ONE ON ONE WITH A USC STUDENT
How has the School of Cinematic Arts changed your view of your discipline in animation?
It definitely opened my eyes! I’ve always been dead set on doing character animation or storytelling for big studios like Dreamworks or Sony, so I came here pretty dead set on doing animated movies or TV. But I soon realized that films and TV shows aren’t the only things that have stories: commercial animation, visual effects, even motion graphics can all tell stories as well! It really opened up my eyes (And opened up a lot of doors!) and I’ve gained a lot more appreciation for animation in every form!
What advice do you have for prospective students looking at applying to your program?
GO FOR IT!!! In EVERYTHING that you do! Don’t be afraid to apply. Applying to USC was probably the most terrifying thing I’ve ever done, but you’ve got nothing to lose! By not applying, you’re ensuring that you won’t get in, so why not take the chance and go for it?
Don’t be afraid of ambitious projects!
Starting something new can be daunting, but you won’t know what you’re capable of until you really go for it. My greatest is that, before coming to USC, I didn’t try to do anything. I was always waiting for someone to tell me to do it, and it set me back. Don’t be like preUSC me! If you want to make something, go for it! Most importantly, Don’t be afraid to fail!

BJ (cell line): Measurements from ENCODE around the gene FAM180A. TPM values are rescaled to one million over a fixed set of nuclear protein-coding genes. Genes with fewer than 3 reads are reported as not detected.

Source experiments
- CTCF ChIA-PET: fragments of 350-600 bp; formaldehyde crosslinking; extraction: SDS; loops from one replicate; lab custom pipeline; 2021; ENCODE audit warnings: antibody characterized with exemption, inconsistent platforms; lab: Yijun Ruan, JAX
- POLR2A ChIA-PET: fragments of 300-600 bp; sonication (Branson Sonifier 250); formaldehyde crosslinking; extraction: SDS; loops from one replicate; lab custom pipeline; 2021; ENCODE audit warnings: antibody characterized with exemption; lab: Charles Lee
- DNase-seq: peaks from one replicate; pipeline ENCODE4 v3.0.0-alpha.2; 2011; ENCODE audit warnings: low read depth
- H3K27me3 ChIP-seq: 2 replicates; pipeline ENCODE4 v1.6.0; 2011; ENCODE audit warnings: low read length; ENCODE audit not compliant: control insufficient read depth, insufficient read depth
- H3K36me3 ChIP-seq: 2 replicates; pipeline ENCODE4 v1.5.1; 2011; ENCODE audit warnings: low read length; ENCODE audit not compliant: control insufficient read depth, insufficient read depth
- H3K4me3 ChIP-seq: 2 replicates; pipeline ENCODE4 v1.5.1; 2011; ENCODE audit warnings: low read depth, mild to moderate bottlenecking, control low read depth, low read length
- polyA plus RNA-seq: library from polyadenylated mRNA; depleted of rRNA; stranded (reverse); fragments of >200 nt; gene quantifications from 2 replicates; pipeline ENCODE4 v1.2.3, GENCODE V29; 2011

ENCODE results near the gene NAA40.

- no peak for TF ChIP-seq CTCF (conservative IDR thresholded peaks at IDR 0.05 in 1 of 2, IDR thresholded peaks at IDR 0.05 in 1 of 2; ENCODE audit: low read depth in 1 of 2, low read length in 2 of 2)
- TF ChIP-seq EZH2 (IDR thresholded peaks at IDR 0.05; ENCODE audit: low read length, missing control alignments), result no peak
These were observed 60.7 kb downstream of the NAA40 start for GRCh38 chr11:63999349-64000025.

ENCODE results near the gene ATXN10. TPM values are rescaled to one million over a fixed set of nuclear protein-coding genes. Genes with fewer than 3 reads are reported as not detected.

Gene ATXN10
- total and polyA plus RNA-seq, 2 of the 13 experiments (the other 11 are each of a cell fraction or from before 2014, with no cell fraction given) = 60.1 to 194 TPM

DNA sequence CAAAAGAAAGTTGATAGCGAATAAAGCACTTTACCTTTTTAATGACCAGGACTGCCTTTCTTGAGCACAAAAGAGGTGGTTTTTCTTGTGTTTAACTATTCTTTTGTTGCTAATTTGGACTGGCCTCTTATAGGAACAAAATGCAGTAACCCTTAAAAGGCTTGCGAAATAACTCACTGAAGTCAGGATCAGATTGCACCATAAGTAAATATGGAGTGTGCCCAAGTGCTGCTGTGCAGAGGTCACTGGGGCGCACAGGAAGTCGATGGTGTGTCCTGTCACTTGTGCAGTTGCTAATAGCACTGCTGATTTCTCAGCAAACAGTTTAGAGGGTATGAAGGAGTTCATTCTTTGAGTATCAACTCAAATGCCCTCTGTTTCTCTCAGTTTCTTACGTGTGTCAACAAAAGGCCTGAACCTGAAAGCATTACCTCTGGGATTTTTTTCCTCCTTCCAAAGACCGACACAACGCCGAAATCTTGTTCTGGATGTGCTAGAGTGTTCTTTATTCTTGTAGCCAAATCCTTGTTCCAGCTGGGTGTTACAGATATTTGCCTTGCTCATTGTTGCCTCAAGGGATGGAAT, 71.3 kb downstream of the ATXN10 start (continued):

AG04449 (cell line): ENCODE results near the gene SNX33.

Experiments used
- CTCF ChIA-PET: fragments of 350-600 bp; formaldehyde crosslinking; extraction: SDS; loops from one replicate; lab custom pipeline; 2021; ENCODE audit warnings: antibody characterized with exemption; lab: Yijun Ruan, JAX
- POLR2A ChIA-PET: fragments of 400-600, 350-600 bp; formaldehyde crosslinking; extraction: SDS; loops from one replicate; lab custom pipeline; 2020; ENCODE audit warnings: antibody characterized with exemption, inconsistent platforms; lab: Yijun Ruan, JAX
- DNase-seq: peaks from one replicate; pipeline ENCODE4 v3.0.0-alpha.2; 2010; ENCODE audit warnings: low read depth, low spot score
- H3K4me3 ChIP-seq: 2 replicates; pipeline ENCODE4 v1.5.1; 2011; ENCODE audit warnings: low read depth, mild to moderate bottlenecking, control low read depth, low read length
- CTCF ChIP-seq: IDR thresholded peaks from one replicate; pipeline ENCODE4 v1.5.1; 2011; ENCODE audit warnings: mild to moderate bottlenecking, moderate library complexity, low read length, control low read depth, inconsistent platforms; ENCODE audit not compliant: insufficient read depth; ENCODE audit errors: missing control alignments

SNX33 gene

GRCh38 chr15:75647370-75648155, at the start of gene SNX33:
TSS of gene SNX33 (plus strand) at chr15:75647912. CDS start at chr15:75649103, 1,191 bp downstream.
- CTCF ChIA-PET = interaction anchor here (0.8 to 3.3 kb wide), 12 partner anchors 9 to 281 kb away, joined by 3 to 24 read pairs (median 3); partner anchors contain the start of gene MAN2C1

Worst case scenario, you make something you’re not proud of. But you’re still making stuff, still learning, still improving and developing your style. This is how we learn—not by studying, but by pushing ourselves, falling down, getting back up, learning from what we’ve done.
We’re animators—for us, anything is possible. So don’t let fear stop you!
How has the School of Cinematic Arts prepared you so far for a career in your discipline?
We’re offered courses in pretty much every specialty of animation, from VFX to visual music, and we have all the tools we could ever need! We’re provided with incredible resources: we’ve got equipment and software for digital, traditional, and stop-motion animation!
And of course, there’s the stellar faculty! They’re what really makes this program so amazing. All of our professors are INSANELY talented, supportive, and knowledgeable. One of USC’s big proud points is its professionally employed faculty, and it’s absolutely invaluable to the animation program. The professors both give us the tools we need to succeed and prepare us for what to expect in the professional world. But it’s not just the professors—there are SO MANY dedicated people working around the clock to make sure we’re on the track to succeed! We’re provided with loads of opportunities to help with outside projects and gain real-world experience, all because of their hard work.
What have been the biggest challenges for you at USC?